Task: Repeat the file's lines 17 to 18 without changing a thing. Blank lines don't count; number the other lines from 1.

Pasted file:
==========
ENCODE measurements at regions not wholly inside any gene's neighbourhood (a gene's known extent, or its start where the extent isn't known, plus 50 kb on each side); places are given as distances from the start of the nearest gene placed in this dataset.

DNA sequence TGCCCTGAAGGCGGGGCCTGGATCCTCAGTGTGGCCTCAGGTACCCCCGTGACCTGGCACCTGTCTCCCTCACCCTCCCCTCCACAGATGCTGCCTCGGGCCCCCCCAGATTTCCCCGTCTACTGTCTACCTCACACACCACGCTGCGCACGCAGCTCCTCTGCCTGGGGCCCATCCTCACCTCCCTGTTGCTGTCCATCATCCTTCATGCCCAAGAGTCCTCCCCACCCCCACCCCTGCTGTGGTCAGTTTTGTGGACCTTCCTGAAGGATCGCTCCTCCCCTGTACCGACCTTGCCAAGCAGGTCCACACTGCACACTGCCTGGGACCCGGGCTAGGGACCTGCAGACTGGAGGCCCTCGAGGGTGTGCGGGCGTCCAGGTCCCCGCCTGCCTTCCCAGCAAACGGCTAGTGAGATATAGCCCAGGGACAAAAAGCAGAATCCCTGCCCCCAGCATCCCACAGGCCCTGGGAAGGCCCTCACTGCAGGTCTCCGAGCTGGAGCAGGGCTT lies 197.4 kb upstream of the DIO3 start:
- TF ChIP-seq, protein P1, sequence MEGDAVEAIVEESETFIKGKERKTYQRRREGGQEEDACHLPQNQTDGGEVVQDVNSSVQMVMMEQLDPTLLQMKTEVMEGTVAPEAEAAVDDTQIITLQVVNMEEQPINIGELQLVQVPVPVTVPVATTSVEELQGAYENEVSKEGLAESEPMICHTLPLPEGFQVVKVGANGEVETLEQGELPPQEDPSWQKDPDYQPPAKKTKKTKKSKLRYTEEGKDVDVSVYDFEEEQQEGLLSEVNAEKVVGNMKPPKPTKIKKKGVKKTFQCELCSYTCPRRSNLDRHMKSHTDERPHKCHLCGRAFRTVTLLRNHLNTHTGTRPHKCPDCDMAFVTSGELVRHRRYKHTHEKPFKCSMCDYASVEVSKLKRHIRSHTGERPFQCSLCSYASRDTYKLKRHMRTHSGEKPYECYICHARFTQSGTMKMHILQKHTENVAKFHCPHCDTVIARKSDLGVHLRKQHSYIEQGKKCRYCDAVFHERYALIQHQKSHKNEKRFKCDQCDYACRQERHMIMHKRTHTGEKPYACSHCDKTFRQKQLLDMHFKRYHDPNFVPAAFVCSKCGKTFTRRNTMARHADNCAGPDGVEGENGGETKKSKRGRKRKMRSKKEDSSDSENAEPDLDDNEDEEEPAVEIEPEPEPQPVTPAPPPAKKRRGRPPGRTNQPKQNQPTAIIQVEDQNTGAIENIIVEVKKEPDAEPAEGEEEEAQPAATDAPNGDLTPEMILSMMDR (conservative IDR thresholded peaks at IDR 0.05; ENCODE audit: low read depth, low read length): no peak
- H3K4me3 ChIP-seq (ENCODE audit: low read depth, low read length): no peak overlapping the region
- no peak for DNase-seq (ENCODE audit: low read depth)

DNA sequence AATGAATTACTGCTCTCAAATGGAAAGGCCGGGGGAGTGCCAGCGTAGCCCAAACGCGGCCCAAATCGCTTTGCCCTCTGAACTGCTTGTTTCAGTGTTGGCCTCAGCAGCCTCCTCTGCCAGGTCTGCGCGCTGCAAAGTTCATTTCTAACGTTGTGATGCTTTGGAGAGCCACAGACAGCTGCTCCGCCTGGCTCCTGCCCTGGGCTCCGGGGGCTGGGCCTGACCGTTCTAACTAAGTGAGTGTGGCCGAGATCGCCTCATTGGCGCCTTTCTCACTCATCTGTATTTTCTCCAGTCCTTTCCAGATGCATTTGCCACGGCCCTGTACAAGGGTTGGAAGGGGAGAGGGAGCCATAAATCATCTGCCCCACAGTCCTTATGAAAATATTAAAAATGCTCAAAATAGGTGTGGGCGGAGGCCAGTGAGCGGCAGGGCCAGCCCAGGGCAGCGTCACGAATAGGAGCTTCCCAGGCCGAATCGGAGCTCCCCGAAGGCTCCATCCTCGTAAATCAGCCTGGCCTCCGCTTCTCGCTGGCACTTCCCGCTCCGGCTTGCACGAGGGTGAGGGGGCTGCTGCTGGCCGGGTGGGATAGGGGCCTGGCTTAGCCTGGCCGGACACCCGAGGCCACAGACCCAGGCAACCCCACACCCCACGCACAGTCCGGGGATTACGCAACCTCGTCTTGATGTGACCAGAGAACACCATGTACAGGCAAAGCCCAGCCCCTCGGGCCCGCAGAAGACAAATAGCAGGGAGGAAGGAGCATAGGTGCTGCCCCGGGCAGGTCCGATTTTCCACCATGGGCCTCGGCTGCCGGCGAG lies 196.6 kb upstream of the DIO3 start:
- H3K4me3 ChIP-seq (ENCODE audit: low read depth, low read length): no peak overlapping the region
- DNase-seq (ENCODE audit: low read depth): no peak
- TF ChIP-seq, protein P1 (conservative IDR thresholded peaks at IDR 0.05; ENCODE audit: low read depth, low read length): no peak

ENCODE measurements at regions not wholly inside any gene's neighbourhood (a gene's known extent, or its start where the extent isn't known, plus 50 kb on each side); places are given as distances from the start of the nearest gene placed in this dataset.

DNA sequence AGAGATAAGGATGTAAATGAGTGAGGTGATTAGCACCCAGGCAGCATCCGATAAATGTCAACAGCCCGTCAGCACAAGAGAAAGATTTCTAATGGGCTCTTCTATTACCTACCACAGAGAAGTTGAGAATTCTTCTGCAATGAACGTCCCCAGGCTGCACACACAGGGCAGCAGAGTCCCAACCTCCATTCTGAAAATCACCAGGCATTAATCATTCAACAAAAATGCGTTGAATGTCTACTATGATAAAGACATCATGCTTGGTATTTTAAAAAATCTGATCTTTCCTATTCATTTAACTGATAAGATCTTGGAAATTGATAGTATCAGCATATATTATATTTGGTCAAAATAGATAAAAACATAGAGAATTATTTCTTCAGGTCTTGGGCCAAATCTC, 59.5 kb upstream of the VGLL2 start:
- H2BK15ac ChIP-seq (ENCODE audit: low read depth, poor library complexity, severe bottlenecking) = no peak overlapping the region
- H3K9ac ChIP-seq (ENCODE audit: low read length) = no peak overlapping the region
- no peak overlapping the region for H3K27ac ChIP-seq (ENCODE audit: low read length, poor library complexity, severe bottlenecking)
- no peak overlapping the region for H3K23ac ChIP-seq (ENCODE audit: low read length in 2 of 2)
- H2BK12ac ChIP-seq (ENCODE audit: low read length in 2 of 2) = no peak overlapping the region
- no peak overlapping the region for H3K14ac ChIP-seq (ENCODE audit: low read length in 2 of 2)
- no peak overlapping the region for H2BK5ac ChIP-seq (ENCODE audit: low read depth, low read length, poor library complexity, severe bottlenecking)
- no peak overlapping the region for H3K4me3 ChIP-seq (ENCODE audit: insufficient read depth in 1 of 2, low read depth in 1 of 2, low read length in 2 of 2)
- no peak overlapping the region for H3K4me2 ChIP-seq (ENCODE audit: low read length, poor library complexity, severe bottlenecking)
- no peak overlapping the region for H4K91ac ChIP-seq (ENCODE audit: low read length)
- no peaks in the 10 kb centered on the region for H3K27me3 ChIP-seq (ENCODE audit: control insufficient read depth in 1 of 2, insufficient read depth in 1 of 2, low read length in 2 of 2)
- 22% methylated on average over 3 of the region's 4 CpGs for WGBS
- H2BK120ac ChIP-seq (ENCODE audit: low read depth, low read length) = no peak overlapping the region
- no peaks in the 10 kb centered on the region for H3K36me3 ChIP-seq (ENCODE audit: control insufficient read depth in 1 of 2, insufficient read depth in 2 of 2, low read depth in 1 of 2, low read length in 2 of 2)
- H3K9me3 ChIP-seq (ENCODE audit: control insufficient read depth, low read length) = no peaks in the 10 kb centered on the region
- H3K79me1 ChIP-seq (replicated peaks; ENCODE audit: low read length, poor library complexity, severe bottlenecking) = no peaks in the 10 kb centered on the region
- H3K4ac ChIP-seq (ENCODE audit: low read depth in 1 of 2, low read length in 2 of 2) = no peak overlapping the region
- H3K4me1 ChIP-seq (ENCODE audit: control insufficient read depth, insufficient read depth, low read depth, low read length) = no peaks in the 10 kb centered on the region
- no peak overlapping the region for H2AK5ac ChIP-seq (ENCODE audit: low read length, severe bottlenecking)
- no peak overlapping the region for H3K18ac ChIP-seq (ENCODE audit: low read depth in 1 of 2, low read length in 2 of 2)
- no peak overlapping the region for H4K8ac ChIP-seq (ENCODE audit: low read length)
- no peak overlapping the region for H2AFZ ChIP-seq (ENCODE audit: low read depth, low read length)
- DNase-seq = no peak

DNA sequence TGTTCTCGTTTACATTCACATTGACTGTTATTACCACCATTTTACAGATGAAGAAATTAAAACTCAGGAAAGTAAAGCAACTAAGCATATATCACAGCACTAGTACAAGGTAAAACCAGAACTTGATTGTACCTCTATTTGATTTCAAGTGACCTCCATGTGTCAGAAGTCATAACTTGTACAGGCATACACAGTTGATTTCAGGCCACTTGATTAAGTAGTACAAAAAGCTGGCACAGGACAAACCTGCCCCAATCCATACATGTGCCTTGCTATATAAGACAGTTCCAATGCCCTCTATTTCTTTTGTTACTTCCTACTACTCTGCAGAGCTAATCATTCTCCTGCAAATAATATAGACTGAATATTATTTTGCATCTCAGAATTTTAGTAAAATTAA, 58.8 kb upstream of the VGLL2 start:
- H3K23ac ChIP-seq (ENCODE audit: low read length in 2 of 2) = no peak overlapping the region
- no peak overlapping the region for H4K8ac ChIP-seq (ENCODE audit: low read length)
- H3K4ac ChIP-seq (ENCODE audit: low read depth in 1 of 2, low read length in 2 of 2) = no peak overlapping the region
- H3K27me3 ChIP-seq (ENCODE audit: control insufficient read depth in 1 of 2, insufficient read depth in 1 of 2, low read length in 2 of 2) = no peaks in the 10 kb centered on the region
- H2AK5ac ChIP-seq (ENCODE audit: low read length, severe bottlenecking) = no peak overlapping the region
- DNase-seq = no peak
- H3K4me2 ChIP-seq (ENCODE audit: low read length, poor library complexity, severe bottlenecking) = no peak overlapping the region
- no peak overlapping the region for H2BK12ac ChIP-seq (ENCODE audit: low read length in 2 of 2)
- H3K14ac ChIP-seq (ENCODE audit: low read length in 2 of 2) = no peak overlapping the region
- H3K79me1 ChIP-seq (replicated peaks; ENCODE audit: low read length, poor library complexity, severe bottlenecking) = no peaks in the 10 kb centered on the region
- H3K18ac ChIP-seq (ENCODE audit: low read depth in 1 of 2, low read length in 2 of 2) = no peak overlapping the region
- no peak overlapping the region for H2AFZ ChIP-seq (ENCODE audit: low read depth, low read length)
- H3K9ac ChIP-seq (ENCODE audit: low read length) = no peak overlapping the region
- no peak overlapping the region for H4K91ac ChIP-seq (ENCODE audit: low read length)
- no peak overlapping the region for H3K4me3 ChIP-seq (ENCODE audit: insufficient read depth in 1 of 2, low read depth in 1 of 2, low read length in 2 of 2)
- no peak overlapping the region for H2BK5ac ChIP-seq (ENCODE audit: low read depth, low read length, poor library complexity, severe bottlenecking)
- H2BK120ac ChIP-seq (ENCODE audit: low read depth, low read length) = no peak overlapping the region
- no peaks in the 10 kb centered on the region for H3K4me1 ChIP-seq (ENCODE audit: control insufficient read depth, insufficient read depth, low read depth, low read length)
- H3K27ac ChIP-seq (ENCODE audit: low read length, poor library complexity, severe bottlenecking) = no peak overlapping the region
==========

- no peak overlapping the region for H3K14ac ChIP-seq (ENCODE audit: low read length in 2 of 2)
- no peak overlapping the region for H2BK5ac ChIP-seq (ENCODE audit: low read depth, low read length, poor library complexity, severe bottlenecking)